Gender, Violence and Partying
“You gotta fight for your right to paaaaaarty” is a line I often sang at the top of my lungs as a teenager partying in Reykjavík. The Beastie Boys were cool. Partying was cool. I was drunk on youth and recklessness, thirsty for adventure. And copious amounts of alcohol, of course. The fact that it was a bit dangerous only added to the appeal of partying hard.
People drank too much and passed out on sofas while others drew moustaches on their faces in permanent marker and took pictures. People made out for hours with people who they normally wouldn’t have had the courage to approach. Meanwhile, people cheated and were cheated on. They got into trouble with their parents or worse, the police. Rumours were born, romances sparked, friendships started or went up in flames, hearts were broken, and wallets and bladders were emptied respectively in bars and in public, and it often led to painstaking regret the following day.
Still it was all good fun until one night when the trouble got out of hand. A young man I knew subjected me to the kind of violence that makes girls guard their drinks, question their skirt lengths and wonder if they flirt too openly. The danger had become all too real. Partying became a different game for me, as it has for many others who have experienced violence in connection to nightlife.
The Invisible Group: Young, White, Hetero-sexual Males
Given that roughly 70% of all reported violent crimes in Reykjavík are committed on Saturdays and Sundays, in direct correlation with nightlife and partying in the capital, I find it astounding how silent we are about how festivities often turn to horror. In fact, partying has been found to precede both 62% of recorded instances of rape and sexual violence, according to according to data from Neyðarmóttakan, the emergency clinic for victims of rape and sexual violence.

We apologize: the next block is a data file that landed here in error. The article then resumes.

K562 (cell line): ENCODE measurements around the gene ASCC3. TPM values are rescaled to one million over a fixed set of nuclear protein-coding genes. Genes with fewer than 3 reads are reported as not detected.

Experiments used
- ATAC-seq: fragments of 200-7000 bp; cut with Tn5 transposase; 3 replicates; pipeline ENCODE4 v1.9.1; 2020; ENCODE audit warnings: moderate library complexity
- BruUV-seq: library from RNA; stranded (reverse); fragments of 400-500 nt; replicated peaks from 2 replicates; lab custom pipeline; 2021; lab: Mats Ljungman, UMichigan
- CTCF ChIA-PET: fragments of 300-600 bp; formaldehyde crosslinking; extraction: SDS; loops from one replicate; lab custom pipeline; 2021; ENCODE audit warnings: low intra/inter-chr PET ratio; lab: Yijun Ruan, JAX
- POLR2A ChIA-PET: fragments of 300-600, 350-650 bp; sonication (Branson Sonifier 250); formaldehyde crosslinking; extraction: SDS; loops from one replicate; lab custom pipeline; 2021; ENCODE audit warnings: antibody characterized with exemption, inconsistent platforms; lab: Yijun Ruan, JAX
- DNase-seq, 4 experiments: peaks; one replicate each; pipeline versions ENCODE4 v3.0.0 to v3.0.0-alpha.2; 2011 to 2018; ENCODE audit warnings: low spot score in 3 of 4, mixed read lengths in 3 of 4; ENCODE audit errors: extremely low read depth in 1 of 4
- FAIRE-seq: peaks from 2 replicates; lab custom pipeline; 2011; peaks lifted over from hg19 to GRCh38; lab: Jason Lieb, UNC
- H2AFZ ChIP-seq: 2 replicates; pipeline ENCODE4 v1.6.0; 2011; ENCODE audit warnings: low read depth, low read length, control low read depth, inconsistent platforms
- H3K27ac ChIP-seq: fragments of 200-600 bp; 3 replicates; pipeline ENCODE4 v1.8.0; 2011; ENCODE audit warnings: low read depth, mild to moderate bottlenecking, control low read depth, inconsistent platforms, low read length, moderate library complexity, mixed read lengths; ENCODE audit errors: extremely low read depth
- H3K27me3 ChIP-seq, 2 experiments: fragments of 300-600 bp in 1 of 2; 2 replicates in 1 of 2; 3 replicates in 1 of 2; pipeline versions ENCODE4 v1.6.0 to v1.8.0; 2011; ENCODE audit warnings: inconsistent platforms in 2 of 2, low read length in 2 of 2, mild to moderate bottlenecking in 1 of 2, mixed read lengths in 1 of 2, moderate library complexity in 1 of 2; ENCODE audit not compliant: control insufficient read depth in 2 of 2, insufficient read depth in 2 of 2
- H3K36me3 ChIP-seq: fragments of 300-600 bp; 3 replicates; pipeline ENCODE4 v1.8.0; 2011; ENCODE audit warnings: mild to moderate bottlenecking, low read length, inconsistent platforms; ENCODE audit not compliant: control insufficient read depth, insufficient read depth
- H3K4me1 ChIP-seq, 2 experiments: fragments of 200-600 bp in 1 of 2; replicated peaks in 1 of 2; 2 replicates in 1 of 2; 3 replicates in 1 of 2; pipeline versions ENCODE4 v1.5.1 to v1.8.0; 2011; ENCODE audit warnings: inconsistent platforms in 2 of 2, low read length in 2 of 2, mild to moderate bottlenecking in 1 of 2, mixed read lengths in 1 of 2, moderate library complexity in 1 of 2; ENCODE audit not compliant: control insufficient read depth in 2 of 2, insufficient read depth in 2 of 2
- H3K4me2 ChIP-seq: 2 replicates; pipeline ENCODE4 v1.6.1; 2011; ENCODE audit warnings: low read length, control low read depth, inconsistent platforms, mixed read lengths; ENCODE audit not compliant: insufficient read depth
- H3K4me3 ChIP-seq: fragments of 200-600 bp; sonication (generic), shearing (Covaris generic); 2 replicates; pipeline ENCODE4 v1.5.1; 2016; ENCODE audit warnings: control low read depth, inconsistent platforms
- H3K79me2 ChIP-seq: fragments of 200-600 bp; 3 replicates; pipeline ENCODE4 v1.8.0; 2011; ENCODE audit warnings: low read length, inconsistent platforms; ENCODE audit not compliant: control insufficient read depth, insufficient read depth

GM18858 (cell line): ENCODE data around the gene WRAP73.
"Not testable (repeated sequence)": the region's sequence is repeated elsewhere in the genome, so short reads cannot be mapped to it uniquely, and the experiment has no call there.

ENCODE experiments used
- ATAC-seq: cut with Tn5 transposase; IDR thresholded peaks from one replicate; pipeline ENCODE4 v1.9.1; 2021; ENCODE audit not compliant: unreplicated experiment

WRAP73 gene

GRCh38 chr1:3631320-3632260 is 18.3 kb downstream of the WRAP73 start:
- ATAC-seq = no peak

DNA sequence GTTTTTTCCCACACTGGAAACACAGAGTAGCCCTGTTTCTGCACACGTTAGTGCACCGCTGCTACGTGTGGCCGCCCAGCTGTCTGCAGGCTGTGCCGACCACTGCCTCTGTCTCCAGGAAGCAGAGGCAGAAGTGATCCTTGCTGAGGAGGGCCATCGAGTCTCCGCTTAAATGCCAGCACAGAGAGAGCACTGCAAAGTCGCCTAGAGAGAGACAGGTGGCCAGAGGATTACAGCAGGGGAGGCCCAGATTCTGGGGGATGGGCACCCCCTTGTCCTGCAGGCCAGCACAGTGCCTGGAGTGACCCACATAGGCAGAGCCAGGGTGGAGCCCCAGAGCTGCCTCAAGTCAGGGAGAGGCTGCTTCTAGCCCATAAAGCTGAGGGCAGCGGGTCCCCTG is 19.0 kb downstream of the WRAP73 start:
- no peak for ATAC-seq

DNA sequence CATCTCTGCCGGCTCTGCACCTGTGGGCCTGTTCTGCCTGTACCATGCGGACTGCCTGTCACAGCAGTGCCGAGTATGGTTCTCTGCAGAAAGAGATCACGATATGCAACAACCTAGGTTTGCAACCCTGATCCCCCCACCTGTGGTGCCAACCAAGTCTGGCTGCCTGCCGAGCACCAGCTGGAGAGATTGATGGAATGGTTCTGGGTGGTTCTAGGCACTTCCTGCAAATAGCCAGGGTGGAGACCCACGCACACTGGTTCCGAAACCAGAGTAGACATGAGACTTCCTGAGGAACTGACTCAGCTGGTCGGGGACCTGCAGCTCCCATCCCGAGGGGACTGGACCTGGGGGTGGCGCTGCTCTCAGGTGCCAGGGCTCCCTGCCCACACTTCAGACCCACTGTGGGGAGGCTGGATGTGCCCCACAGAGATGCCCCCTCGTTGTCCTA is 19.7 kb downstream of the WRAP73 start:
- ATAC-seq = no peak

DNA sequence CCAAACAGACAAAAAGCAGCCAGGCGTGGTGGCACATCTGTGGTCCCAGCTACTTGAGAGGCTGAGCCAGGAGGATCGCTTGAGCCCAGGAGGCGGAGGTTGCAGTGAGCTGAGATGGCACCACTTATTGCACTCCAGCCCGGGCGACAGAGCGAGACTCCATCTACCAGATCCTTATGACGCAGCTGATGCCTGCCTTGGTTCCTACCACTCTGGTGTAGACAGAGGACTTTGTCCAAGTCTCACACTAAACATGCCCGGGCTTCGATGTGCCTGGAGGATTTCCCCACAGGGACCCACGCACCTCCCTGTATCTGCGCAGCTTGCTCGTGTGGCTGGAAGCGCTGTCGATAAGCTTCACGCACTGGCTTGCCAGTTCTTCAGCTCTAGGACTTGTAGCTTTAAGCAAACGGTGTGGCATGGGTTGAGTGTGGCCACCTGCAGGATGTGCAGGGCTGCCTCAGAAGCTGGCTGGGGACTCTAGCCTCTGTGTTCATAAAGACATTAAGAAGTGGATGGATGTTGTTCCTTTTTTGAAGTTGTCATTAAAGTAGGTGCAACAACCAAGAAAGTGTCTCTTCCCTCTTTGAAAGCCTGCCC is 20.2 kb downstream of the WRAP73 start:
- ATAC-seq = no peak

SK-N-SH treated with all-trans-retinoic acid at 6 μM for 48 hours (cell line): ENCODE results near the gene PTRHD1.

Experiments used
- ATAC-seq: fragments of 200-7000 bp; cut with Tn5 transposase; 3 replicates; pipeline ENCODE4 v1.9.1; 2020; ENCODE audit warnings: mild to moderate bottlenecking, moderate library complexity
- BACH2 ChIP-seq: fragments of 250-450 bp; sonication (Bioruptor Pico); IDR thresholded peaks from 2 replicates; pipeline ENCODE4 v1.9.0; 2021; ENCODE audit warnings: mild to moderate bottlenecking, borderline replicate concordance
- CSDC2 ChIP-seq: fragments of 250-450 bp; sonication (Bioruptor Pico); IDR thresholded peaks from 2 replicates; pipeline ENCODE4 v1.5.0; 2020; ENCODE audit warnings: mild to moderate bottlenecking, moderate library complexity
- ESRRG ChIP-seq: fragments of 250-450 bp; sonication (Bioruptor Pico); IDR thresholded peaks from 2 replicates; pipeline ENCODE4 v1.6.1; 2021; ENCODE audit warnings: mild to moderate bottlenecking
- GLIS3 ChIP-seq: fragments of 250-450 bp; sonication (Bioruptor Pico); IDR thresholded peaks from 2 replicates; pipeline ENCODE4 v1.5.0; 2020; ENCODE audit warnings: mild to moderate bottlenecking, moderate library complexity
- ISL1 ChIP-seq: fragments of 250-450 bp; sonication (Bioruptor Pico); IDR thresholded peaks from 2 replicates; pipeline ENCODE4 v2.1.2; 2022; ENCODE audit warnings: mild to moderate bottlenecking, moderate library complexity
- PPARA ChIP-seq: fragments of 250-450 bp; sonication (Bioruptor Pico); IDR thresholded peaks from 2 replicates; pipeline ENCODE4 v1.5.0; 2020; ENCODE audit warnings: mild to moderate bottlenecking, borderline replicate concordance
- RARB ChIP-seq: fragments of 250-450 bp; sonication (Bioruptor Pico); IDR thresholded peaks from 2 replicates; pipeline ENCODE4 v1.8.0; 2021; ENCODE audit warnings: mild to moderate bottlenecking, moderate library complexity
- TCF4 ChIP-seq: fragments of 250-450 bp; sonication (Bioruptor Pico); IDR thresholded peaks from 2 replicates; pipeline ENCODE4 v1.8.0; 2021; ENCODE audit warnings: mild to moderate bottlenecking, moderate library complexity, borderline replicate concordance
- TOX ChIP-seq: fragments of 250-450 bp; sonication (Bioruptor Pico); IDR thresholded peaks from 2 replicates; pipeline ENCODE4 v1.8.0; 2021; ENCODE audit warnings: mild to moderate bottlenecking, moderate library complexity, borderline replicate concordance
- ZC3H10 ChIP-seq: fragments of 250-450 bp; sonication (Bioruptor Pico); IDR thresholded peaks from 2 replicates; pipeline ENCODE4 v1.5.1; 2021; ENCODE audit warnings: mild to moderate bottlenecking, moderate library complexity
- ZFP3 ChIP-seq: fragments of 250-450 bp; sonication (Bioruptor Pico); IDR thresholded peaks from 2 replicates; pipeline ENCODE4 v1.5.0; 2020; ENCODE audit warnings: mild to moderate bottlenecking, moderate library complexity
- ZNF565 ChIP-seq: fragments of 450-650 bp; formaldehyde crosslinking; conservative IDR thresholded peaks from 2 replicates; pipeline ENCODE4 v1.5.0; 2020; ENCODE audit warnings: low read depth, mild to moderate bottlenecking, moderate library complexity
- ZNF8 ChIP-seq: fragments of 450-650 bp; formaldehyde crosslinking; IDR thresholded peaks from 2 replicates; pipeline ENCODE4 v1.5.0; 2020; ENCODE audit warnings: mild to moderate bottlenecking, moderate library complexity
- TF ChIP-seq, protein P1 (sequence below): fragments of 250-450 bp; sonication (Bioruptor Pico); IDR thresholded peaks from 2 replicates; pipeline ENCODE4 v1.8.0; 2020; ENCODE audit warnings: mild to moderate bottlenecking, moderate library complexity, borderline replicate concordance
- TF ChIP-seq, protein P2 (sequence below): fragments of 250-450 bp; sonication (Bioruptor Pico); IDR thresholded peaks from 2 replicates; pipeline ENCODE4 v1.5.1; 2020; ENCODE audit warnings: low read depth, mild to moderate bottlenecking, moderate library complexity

Perhaps none of this is news to you. We all know that partying has the potential to spiral out of control and that some people simply can’t handle their drink (or other substances) and behave in unacceptable ways. What we’re less inclined to discuss, and what should perhaps be our main topic of conversation is, who perpetrates this violence?
At the recent Nordiskt Forum, a conference on gender equality in Malmö, Sweden, educator, filmmaker, and author Jackson Katz explained how society often overlooks the dominant group of white heterosexual males. When we hear the word “race,” he noted, we tend to think of ethnic minorities in our society, such as Africans or Asians. When we hear “gender,” we tend to think of women and when we hear “sexuality,” we tend to think of homosexuals. Thus, the dominant group is invisible, “as if they don’t have a race, a gender or a sexuality,” Jackson said.
In Iceland, this group is predominantly responsible for violent crime. In 2004, men committed 92% of all violent crimes in downtown Reykjavík, according to data published by the police. These men were typically 18–23 years old and mainly attacked other 18–23 year old men. Furthermore, according to statistics collected by Neyðarmóttakan during a five-year period (2003-2007), 92% of the perpetrators were again male, while 97% of the victims were female.